Publication Date


Document Type


First Advisor

Weis, Arthur E. (Arthur Edward), 1951-

Degree Name

M.S. (Master of Science)

Legacy Department

Department of Biological Sciences


Goldenrod--Diseases and pests; Galls (Botany); Eurosta solidaginis; Goldenrod--Cytology


Larvae of Eurosta solidaginis induce spheroid galls upon Solidago altissima as a means of protection and to obtain food. Transmission electron microscopy was used to examine three facets of gall development: (1) the changes which take place within the gall tissue over time, (2) features of the nutritive tissue which enable it to sustain the developing larva, and (3) the origin of gall tissues, especially with regard to replacement of consumed nutritive tissue cells. Nutritive tissue cells were cytoplasmically rich and metabolically active, as evidenced by the presence of numerous lipid droplets, rough endoplasmic reticulum, and especially in older galls, chloroplasts containing protein bodies. Cortical cells exhibited a limited amount of peripheral cytoplasm and also contained relatively large amounts of electron-dense globules, believed to be latex. Degenerating chloroplasts were present in both tissues. Dividing cells were often observed in b meristematic layer Just outside the nutritive zone. This layer might be responsible for replacing the nutritive cells as they are consumed by the larva. The possible role of wound response and/or chemical stimulation in gall formation is discussed.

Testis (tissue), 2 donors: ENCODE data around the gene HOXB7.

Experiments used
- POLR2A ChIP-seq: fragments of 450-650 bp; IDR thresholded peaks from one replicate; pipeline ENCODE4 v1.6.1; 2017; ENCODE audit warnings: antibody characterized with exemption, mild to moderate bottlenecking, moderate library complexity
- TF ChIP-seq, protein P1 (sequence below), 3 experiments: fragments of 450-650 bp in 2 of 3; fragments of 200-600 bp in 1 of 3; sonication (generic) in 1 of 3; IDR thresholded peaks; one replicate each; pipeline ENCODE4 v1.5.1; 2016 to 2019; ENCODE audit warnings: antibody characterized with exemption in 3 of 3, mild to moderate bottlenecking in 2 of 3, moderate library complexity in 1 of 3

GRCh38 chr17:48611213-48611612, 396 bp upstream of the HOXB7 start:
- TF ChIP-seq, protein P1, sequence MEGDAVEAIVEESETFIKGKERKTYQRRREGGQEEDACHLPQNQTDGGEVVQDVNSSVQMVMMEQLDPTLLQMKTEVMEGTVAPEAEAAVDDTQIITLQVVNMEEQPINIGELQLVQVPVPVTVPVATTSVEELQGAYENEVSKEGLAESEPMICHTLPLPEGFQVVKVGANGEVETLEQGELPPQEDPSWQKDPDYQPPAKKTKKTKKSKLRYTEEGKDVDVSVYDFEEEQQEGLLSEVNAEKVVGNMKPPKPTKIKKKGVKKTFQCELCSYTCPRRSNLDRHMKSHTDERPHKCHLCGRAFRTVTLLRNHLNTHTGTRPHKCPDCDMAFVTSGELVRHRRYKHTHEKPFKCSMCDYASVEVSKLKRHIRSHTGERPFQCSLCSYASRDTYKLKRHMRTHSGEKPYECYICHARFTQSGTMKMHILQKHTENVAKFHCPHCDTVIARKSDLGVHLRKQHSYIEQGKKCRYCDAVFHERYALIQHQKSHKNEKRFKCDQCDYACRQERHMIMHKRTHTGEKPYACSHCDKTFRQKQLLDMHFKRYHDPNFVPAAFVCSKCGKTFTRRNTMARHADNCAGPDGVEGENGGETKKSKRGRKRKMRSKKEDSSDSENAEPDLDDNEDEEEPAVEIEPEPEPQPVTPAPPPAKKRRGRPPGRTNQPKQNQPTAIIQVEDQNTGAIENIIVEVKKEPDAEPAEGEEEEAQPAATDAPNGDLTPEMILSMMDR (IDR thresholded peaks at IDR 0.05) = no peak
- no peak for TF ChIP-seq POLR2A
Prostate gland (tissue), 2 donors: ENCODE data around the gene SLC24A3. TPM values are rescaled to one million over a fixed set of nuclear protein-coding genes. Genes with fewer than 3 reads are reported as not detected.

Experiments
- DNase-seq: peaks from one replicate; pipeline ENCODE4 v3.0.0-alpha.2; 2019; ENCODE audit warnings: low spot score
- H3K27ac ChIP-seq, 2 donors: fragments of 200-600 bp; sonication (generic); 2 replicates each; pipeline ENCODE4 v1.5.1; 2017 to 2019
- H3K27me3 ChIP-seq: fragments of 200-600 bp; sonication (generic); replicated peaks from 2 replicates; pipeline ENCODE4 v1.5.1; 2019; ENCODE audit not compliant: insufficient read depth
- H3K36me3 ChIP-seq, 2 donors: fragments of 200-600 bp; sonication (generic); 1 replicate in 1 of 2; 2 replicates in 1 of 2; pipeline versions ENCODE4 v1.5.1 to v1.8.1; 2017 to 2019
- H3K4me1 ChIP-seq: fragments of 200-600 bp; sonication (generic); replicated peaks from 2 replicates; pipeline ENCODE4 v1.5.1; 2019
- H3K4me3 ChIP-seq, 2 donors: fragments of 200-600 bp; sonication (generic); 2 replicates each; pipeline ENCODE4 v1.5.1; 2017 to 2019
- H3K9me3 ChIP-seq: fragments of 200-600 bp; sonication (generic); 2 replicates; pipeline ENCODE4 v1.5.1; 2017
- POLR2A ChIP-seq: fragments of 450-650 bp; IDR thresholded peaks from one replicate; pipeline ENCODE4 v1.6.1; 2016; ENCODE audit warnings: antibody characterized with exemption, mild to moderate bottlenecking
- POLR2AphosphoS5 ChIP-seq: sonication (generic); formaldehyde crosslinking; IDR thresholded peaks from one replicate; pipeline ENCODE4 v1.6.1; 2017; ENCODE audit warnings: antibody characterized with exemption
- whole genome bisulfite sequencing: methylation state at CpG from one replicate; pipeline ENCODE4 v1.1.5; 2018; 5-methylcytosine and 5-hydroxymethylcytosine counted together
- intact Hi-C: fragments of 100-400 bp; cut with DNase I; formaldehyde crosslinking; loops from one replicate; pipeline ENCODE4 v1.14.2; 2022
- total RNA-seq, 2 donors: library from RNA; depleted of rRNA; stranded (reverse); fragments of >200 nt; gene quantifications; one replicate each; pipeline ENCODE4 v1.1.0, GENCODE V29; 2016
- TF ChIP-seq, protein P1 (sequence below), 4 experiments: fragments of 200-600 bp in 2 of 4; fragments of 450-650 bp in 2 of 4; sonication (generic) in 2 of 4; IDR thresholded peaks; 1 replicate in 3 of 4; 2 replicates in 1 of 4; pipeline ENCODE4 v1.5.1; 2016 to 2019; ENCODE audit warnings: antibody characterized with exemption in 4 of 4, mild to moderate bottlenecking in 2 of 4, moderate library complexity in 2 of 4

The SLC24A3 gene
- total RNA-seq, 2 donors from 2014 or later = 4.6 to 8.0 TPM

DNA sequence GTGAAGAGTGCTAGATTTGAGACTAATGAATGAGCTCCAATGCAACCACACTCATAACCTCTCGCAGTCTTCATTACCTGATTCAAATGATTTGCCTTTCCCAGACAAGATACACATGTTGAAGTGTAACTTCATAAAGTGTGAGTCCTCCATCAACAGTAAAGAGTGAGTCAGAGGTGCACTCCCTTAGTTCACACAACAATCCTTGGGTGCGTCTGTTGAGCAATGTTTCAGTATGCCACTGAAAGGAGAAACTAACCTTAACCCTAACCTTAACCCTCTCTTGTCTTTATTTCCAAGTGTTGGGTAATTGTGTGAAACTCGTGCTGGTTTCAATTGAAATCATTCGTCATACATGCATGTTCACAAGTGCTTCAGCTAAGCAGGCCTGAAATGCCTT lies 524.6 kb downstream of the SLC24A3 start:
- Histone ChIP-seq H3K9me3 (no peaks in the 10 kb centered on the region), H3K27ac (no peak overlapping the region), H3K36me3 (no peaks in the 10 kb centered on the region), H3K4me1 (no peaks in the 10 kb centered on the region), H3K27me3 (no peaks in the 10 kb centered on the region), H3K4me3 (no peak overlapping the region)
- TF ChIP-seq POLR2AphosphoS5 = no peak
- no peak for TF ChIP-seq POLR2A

Bibliography: pages [24]-26.


53 pages




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